Dr. Takashi TERADA (National University of Singapore)
On the Taniguchi paper:
I find the Taniguchi paper interesting and informative, with citations from key policy makers in the Bush administration. This helps persuasively explain how distinctively the United States under Bush pursues its Japan policy, compared with the Clinton administration. Also, Tanaguchi's message is clear in claiming that "unless we come to think of ourselves in much more proactive terms, be it about Japan's ties with the US or about its roles in Asia, Japan cannot become a mature responsible partner to anyone". I think many agree.
Yet, I find a little irrelevant and less persuasive the last paragraph, in which he articulates his hope that Japan can gain decisively useful advice by setting up a new think-tank under the Cabinet Information Research Office. I am not so familiar with this plan, but his claim that creating a new think tank under the Cabinet Information Research Office through involving scholars and strategists would lead the Japanese Government to be informed of better policy advice is questionable and it is not certain that this movement would contribute to Japan articulating its international role and help establish the better relations with the United States under the Bush administration. We probably need know first what functions this think tank would be equipped with and what legal status its policy advice would have.
I believe that political leadership is more urgently necessary in this sense, so who is chosen as a next Prime Minister and whether the prime minister can put the right person in the right post and open up opportunities for young and talented politicians. Administrative reorganisation should involve top-level reform by selecting capable ministers; otherwise, the thesis that politicians are taking the reins from bureaucrats would be an idle fancy and Japan would fail to clarify its international role.
On the Kawai paper:
I think the author's message simple and clear, and I believe he successfully conveys it, but I am not sure whether his ideas can be shared by many of the Japanese public. He wrote that "Japan has a moral obligation to repay the debts to the international community" and Japan should "make a great contribution to the international community" through "ODA", as Japan's post-war economic growth was made possible thanks to "a lot of invisible debts to the international community". Yet the author did not specify what "invisible debts" Japan owed at that time. Failure to articulate them does not help urge us to have "a moral obligation". In arguing this, he might have needed to take into account other factors that helped Japan's post-war growth, such as the international structure of the Cold War and the nature of Japan's reparations to Asian countries. It seems too simplistic to attribute the necessity of maintaining a huge amount of ODA at present to the very fact that Japan owed too many invisible debts in the early post-war period.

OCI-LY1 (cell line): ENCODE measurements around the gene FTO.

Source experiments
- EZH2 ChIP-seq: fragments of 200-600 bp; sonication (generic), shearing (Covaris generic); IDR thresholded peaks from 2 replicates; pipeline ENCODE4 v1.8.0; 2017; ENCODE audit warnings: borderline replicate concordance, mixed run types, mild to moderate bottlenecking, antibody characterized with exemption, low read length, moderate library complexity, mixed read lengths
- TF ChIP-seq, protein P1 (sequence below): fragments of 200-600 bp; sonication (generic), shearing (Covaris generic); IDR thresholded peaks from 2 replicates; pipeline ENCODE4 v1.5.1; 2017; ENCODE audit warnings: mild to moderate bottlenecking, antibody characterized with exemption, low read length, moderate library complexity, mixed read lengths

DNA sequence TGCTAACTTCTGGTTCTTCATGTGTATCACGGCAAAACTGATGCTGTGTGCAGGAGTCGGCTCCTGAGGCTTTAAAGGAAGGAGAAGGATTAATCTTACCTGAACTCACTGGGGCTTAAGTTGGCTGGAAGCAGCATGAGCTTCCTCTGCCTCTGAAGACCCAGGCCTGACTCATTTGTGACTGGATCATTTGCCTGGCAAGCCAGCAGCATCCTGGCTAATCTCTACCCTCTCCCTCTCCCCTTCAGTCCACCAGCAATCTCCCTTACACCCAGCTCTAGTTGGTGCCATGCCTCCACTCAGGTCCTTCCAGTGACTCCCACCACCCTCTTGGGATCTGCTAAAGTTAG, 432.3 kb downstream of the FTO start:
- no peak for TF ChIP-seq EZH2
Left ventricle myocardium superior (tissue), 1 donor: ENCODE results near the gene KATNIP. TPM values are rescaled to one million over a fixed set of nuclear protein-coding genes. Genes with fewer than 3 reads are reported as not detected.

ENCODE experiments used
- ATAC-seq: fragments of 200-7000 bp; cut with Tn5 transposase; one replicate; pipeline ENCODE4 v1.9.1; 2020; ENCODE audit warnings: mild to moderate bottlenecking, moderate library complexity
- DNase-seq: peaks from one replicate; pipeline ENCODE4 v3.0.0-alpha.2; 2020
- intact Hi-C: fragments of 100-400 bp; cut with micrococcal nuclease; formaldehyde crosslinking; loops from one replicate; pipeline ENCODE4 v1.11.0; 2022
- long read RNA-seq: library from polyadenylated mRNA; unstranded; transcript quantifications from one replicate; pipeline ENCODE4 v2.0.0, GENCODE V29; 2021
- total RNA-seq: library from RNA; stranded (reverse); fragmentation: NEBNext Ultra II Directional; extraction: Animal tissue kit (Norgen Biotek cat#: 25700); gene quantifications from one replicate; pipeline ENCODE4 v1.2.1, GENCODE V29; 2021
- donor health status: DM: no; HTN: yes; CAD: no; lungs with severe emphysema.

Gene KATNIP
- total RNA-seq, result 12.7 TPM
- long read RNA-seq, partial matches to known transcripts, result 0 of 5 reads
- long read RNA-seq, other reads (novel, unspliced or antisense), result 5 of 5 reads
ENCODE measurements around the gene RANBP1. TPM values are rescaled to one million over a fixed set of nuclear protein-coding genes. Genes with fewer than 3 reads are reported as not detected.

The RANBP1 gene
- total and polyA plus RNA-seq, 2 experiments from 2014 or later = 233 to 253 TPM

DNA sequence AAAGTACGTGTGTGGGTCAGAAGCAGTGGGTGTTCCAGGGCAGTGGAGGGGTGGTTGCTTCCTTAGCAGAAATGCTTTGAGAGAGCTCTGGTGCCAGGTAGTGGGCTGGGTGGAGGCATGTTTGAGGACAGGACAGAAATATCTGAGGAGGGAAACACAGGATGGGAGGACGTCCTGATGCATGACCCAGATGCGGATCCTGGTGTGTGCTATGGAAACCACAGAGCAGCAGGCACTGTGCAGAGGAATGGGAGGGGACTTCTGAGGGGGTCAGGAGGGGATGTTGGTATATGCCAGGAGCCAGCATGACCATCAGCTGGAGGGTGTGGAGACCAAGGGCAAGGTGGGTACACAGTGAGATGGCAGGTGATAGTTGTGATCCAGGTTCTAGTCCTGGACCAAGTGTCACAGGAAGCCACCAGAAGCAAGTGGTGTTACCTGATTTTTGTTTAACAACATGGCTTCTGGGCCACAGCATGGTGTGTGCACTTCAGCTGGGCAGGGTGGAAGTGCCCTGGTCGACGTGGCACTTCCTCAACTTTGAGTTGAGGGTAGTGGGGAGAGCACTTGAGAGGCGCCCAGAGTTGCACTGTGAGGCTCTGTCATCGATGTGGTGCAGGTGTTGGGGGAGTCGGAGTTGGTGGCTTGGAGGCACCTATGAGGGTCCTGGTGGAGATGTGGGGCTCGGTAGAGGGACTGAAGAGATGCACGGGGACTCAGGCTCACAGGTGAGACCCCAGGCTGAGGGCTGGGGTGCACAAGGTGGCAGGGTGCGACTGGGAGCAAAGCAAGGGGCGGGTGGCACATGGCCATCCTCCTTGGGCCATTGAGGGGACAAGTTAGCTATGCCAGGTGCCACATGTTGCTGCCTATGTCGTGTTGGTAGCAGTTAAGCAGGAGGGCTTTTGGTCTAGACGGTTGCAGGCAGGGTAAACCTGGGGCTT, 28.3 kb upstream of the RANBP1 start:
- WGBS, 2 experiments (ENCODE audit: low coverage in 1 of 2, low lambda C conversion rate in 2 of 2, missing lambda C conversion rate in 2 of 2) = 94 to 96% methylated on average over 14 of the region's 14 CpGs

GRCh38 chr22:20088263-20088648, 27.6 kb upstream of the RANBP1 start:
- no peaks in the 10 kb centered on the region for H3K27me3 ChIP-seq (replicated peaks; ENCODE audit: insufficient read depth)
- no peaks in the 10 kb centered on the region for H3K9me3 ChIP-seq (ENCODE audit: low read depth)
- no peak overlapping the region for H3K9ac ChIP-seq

Also, I think one of the major concerns the Japanese public has in terms of the current Japanese ODA is not whether "Japan should give economic assistant or not", but why Japan, under such a harsh economic condition, has to carry on allocating such a huge amount of money to ODA, and why Japan has to continue to provide ODA to China, which is suspected to utilize Japanese ODA for military build-up.
The author also insists that it is "fundamentally wrong" to expect that the provision of ODA to other countries would "in turn help Japan in some way". Yet he does not explain how and why it is "fundamentally wrong" to expect so. I believe ODA can be utilized to achieve Japan's or it's allies' national interests, as seen in the case of Vietnam in the late 1970s and Myanmar in recent times.